Let’s polish the crystal ball and answer when is the best time to invest?
We have all seen the share markets take a tumble in the last month and many of us have experienced either through your Kiwisaver scheme, or your investment portfolio. In an economic crisis shares are often the first asset to fall in value as they are one of the most liquid. In other words, they are the easiest to sell and people tend to look to safer investments such as bonds and fixed interest investments.
Property is a far less liquid asset. Investors may not need to sell at the moment. However, with property investment, usually an income is required to sustain it as borrowing is involved. Personal and business incomes have been hit and will continue to get hit depending on how quickly we can rebound. Commercial leases may reduce with the success of working from home. Businesses may reduce the physical space they need in commercial buildings. This may result in increased conversions to residential apartments. Although Airbnb income may have dried up, those properties may easily be converted to long term rentals. If these factors play out, it may mean there is an additional supply of long-term rentals and a fall in rent prices. Good news for tenants, no so good for property investors. Presently rents may still be coming in and mortgage holidays have been issued to give people time to grow their incomes again. This doesn’t mean property will get a free pass. The potential effects, if any, will be delayed. What that will look like will depend on sustainability of incomes and the strength of balance sheets (your net asset position).
Now we are seeing the share markets bounce. This is interesting as there really hasn’t been good widespread business news that has led to this bounce. This is a result of increased market confidence from governments around the world working to sure up financial markets and do what they can to provide cash to their economies. Individual companies are still going to have some significant challenges ahead, just ask Air New Zealand!!
Interest rates are set to remain low for some time. So shares are going to look attractive at discounted prices. Today, Sparks gross dividend yield is 7.37%*. That’s very attractive in the current market. It will take time to see what will happen with property. It is likely that we will see some discounted properties that may result in more attractive yields as well.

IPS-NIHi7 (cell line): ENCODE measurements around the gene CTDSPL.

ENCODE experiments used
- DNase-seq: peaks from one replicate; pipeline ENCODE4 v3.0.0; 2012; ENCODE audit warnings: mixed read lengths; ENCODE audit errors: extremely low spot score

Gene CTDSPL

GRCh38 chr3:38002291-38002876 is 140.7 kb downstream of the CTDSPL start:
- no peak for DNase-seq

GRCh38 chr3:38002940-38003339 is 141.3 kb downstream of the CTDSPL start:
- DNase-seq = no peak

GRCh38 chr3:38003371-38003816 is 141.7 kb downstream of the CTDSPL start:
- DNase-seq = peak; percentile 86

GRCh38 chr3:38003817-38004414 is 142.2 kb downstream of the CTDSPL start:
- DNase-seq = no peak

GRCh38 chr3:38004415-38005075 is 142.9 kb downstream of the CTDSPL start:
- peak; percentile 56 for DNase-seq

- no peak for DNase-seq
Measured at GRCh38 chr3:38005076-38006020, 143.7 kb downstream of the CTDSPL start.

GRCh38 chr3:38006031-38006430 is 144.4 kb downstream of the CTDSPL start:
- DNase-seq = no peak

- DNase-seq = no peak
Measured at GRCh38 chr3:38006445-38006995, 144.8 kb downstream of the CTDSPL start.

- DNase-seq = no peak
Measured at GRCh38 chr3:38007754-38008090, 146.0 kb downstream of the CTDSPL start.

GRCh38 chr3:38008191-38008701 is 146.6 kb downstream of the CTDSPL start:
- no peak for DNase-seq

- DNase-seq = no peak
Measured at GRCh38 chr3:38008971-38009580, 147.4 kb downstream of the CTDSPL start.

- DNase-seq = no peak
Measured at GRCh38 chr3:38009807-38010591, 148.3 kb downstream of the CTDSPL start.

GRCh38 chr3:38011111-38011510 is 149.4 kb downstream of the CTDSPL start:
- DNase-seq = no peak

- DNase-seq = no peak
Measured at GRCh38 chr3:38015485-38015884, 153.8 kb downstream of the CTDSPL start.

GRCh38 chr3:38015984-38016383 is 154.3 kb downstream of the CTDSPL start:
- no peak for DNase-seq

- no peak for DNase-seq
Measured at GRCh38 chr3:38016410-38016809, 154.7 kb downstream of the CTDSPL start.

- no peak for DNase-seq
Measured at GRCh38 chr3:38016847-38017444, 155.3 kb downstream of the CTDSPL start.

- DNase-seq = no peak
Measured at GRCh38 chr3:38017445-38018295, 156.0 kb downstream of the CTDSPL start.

So when is the best time to invest?
The answer will depend on your personal situation and your risk profile. In absence of that though lets take a look at the charts below. The first chart looks at the ASX 300 index from 2001 to 2019. The light blue lines represent positive annual returns, dark blue negative annual returns and the red dots the intra year low point. The second chart looks at average returns in the US following market declines of 10%, 15% and 20%.
Past returns are no guarantee of future returns. However, the best time to invest was clearly in the ASX when it hit -45% in 2008. The last significant financial crisis. Job done, lets go home. If only it were that simple.
What these charts tell you is:
- Sharp dips don’t always result in negative years. Every year on the ASX from 2001 to 2019 experienced intra year declines ranging from -3% to -45%. Yet only 4 of the 19 years ended up in negative territory.
- Negative years were always followed by increases the following year that ranged from 15% to 38%.
- In America, after 5 years, the indexes delivered double digit returns higher than the long term average of 9.61%.
This tells us that the best time to invest is for the 5 years proceeding a significant market decline. There’s just one problem. No one knows when the low point in the market will occur. This is why chasing returns is futile. Usually it involves chasing unnecessary risk.
This is why understanding your situation, what you want to achieve, your goals, and your risk profile are so critically important. From there an advisor can recommend an appropriate investment strategy and a plan. Returns are important, but getting you to your goals is more important.
Disclaimer: The information in this blog is general in nature. You should seek personalised financial advice for your situation from an Authorised Financial Advisor.
* https://www.nzx.com/instruments/SPK 24/04/20
Charts were sourced from Dimensional Fund Advisors. https://us.dimensional.com/
- Posted by Isbister
- On April 24, 2020